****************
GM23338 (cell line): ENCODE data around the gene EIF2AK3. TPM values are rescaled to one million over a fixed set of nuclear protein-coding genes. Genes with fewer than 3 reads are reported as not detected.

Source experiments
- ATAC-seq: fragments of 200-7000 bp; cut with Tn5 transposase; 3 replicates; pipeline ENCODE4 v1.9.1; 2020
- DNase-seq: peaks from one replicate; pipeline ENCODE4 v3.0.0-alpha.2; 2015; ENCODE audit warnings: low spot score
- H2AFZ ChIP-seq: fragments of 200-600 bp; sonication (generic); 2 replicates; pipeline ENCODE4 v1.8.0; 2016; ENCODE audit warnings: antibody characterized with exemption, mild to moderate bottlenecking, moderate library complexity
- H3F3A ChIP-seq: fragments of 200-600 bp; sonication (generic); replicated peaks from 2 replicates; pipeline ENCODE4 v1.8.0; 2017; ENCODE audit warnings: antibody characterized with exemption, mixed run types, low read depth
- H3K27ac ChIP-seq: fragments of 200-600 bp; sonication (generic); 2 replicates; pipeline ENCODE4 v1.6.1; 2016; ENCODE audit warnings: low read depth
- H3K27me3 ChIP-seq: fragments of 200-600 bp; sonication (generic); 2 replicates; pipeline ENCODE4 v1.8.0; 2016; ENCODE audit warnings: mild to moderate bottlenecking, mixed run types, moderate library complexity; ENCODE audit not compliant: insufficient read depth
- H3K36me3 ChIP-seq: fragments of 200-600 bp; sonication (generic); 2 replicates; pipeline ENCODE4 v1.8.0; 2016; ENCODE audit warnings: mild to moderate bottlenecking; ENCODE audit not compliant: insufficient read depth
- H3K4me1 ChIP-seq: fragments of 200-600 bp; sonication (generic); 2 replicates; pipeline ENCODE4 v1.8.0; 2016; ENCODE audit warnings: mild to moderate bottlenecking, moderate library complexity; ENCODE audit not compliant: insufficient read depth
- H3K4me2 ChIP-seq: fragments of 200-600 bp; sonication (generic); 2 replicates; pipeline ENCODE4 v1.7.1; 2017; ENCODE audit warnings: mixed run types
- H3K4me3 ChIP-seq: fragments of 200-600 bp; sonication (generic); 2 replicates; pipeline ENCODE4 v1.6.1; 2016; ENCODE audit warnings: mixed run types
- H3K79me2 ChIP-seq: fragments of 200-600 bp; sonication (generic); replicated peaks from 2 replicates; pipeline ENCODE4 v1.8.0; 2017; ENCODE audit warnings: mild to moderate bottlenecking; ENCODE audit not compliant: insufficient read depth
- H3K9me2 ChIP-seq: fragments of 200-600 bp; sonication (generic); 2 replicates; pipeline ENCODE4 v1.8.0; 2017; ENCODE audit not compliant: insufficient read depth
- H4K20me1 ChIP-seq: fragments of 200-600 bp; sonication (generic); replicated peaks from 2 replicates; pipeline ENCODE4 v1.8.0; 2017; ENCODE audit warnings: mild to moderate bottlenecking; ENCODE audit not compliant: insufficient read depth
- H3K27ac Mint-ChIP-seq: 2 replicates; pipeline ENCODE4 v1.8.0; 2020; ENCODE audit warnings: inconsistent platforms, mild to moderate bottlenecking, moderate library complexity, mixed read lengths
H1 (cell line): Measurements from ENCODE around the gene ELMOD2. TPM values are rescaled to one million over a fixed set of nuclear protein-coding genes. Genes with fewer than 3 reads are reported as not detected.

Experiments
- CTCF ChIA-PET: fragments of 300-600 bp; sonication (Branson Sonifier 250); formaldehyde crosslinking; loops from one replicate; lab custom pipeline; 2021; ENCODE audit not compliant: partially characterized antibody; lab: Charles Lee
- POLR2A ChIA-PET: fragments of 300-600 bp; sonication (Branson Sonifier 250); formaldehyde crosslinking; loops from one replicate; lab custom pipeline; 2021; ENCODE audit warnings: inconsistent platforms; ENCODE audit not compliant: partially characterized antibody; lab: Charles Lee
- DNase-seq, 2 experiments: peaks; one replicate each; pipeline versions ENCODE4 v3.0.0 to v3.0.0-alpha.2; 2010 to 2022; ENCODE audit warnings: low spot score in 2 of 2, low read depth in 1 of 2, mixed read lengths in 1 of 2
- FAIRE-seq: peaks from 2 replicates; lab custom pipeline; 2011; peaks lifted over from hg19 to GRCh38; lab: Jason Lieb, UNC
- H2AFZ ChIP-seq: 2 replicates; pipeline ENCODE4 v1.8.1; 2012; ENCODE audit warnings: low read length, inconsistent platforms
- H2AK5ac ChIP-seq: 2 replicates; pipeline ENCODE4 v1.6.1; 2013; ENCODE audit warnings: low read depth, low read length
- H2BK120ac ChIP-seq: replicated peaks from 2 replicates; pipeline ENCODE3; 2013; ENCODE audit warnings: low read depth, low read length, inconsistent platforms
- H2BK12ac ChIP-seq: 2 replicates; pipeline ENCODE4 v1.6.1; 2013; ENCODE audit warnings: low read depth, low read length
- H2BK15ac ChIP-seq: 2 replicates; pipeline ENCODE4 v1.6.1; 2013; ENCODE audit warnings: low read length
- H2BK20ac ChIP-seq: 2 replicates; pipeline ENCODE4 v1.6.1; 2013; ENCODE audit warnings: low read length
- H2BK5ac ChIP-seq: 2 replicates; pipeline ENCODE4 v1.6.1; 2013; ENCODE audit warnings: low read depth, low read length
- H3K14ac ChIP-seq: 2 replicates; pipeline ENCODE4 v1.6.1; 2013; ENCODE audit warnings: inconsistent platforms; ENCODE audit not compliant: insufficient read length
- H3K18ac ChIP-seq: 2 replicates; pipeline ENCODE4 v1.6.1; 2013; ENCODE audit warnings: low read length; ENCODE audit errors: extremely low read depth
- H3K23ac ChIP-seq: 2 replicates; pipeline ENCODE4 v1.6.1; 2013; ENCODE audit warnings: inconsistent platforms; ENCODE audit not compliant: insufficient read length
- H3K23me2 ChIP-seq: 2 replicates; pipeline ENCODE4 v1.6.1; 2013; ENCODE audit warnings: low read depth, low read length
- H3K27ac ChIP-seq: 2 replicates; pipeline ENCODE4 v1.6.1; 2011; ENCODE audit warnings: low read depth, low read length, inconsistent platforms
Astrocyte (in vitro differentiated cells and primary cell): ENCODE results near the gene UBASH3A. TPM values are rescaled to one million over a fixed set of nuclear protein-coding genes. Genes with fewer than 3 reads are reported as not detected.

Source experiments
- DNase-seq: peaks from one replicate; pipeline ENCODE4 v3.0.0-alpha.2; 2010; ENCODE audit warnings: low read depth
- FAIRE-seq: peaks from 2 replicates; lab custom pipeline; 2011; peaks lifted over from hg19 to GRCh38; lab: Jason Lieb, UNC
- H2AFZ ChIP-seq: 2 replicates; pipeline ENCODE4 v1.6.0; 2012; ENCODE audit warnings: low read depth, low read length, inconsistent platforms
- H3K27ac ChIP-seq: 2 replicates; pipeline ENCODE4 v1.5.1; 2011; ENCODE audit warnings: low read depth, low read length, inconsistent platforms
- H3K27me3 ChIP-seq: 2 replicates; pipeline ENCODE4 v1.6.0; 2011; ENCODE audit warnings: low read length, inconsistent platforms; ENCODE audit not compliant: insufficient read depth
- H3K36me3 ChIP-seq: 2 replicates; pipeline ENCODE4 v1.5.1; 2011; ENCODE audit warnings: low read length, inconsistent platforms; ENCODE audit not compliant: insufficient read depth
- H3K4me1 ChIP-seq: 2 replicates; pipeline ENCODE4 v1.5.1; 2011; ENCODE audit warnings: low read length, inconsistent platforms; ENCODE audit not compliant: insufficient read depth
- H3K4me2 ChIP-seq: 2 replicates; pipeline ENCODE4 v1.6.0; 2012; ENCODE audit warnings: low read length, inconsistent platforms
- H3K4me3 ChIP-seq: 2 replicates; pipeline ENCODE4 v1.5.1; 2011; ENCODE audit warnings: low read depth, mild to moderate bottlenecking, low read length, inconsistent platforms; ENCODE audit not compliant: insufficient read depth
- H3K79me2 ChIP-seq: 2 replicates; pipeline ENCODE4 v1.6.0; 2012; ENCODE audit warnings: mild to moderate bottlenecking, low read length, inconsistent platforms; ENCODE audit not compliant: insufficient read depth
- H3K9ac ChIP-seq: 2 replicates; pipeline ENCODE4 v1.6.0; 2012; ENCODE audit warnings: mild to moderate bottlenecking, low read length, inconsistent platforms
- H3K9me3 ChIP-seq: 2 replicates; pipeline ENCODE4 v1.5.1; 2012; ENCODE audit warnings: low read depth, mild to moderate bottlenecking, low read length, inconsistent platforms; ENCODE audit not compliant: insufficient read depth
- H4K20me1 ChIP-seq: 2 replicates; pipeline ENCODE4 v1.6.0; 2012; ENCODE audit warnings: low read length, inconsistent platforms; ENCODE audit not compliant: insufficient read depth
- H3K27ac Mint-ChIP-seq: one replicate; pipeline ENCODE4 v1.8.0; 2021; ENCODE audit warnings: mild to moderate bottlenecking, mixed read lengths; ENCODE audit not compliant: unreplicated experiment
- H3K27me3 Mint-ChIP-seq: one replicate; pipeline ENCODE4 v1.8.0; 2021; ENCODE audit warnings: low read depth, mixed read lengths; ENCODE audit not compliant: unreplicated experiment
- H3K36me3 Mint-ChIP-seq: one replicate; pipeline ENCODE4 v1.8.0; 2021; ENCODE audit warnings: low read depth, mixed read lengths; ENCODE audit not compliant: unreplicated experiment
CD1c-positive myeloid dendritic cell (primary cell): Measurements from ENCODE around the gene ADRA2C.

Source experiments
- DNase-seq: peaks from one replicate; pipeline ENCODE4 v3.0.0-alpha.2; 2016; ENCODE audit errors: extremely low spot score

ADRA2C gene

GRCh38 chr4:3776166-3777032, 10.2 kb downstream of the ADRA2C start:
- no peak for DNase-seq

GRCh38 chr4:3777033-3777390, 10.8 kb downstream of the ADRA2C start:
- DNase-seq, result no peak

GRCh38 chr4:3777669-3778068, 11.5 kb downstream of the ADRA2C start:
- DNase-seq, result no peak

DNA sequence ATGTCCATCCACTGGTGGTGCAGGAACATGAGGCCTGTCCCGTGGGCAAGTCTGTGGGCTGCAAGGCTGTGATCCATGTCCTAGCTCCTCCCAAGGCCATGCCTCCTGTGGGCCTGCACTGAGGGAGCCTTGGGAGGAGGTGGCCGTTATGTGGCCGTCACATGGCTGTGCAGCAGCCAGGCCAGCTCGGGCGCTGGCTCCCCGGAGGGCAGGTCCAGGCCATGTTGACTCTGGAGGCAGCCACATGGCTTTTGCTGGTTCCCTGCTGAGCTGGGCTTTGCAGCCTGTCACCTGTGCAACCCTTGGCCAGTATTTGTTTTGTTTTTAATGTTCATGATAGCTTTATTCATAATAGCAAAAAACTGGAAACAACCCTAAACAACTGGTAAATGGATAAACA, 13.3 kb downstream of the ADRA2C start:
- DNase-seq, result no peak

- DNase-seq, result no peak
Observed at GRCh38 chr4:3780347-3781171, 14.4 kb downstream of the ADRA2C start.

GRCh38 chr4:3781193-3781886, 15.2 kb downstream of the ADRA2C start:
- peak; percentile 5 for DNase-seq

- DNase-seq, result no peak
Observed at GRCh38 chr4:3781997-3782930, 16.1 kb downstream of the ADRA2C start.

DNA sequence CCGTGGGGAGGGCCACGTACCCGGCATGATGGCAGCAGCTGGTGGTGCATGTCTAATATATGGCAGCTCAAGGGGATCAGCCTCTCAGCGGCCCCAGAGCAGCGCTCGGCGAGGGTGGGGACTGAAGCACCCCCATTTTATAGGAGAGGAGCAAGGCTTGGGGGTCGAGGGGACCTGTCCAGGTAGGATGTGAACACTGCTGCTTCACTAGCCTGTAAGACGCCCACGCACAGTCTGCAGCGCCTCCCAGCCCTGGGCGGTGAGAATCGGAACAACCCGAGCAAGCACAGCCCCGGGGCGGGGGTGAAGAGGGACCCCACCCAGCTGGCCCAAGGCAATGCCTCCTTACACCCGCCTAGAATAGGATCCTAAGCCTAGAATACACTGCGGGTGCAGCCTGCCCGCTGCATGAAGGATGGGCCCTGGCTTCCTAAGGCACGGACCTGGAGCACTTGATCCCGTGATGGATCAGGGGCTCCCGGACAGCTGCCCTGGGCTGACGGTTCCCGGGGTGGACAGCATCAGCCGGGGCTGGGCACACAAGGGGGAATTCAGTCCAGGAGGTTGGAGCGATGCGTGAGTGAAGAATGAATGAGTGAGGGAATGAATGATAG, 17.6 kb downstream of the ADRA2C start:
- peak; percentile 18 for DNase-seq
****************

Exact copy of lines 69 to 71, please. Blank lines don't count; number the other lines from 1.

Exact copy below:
- DNase-seq, result no peak
Observed at GRCh38 chr4:3781997-3782930, 16.1 kb downstream of the ADRA2C start.

DNA sequence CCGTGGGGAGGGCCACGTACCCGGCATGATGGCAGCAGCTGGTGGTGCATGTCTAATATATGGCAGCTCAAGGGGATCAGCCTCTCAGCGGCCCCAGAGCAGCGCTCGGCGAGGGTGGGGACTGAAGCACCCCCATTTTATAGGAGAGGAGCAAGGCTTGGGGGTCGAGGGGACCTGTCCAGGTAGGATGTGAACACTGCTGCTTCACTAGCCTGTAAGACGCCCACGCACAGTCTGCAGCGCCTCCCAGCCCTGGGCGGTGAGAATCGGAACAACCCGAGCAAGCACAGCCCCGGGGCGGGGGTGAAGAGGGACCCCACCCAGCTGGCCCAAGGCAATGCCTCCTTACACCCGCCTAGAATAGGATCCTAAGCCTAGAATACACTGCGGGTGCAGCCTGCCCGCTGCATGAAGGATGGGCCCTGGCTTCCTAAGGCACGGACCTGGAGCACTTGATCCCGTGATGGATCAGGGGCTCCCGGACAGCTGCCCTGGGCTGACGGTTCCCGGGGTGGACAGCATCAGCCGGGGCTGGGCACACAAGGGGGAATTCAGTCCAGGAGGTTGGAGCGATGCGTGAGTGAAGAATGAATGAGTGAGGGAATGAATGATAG, 17.6 kb downstream of the ADRA2C start: